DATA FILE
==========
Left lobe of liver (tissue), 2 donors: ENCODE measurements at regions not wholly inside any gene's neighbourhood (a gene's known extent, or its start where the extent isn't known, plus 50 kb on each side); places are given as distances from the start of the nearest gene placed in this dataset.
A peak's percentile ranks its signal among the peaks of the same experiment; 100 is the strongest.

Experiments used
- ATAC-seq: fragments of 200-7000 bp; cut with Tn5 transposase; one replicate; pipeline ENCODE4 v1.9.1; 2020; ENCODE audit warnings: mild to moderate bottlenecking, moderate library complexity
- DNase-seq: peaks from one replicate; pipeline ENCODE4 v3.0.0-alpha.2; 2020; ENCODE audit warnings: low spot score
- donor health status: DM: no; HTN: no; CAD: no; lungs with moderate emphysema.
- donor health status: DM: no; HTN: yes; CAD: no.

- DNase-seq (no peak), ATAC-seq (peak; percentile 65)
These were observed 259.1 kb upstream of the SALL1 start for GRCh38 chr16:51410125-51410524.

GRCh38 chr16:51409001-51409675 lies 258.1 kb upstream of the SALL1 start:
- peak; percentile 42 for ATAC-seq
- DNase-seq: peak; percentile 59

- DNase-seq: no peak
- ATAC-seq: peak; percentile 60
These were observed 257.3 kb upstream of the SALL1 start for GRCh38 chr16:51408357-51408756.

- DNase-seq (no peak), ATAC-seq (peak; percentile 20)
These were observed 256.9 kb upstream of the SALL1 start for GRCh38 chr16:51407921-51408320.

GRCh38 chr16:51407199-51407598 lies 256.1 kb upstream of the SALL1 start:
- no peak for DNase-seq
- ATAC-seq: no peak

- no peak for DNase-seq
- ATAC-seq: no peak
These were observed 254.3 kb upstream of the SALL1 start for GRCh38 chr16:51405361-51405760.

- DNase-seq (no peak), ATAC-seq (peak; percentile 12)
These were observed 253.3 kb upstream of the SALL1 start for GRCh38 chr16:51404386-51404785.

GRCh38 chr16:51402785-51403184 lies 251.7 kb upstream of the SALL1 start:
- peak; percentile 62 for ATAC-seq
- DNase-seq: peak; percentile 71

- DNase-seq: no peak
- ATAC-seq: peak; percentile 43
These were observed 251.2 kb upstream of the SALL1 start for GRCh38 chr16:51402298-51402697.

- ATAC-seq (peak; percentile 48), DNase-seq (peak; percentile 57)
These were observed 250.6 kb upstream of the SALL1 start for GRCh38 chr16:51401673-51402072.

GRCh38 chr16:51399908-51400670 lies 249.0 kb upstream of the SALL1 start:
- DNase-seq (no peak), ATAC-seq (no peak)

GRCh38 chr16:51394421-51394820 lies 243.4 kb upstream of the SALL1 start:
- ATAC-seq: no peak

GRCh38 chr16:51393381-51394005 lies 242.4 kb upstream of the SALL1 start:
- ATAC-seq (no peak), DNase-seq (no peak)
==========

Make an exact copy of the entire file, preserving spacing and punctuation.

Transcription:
Left lobe of liver (tissue), 2 donors: ENCODE measurements at regions not wholly inside any gene's neighbourhood (a gene's known extent, or its start where the extent isn't known, plus 50 kb on each side); places are given as distances from the start of the nearest gene placed in this dataset.
A peak's percentile ranks its signal among the peaks of the same experiment; 100 is the strongest.

Experiments used
- ATAC-seq: fragments of 200-7000 bp; cut with Tn5 transposase; one replicate; pipeline ENCODE4 v1.9.1; 2020; ENCODE audit warnings: mild to moderate bottlenecking, moderate library complexity
- DNase-seq: peaks from one replicate; pipeline ENCODE4 v3.0.0-alpha.2; 2020; ENCODE audit warnings: low spot score
- donor health status: DM: no; HTN: no; CAD: no; lungs with moderate emphysema.
- donor health status: DM: no; HTN: yes; CAD: no.

- DNase-seq (no peak), ATAC-seq (peak; percentile 65)
These were observed 259.1 kb upstream of the SALL1 start for GRCh38 chr16:51410125-51410524.

GRCh38 chr16:51409001-51409675 lies 258.1 kb upstream of the SALL1 start:
- peak; percentile 42 for ATAC-seq
- DNase-seq: peak; percentile 59

- DNase-seq: no peak
- ATAC-seq: peak; percentile 60
These were observed 257.3 kb upstream of the SALL1 start for GRCh38 chr16:51408357-51408756.

- DNase-seq (no peak), ATAC-seq (peak; percentile 20)
These were observed 256.9 kb upstream of the SALL1 start for GRCh38 chr16:51407921-51408320.

GRCh38 chr16:51407199-51407598 lies 256.1 kb upstream of the SALL1 start:
- no peak for DNase-seq
- ATAC-seq: no peak

- no peak for DNase-seq
- ATAC-seq: no peak
These were observed 254.3 kb upstream of the SALL1 start for GRCh38 chr16:51405361-51405760.

- DNase-seq (no peak), ATAC-seq (peak; percentile 12)
These were observed 253.3 kb upstream of the SALL1 start for GRCh38 chr16:51404386-51404785.

GRCh38 chr16:51402785-51403184 lies 251.7 kb upstream of the SALL1 start:
- peak; percentile 62 for ATAC-seq
- DNase-seq: peak; percentile 71

- DNase-seq: no peak
- ATAC-seq: peak; percentile 43
These were observed 251.2 kb upstream of the SALL1 start for GRCh38 chr16:51402298-51402697.

- ATAC-seq (peak; percentile 48), DNase-seq (peak; percentile 57)
These were observed 250.6 kb upstream of the SALL1 start for GRCh38 chr16:51401673-51402072.

GRCh38 chr16:51399908-51400670 lies 249.0 kb upstream of the SALL1 start:
- DNase-seq (no peak), ATAC-seq (no peak)

GRCh38 chr16:51394421-51394820 lies 243.4 kb upstream of the SALL1 start:
- ATAC-seq: no peak

GRCh38 chr16:51393381-51394005 lies 242.4 kb upstream of the SALL1 start:
- ATAC-seq (no peak), DNase-seq (no peak)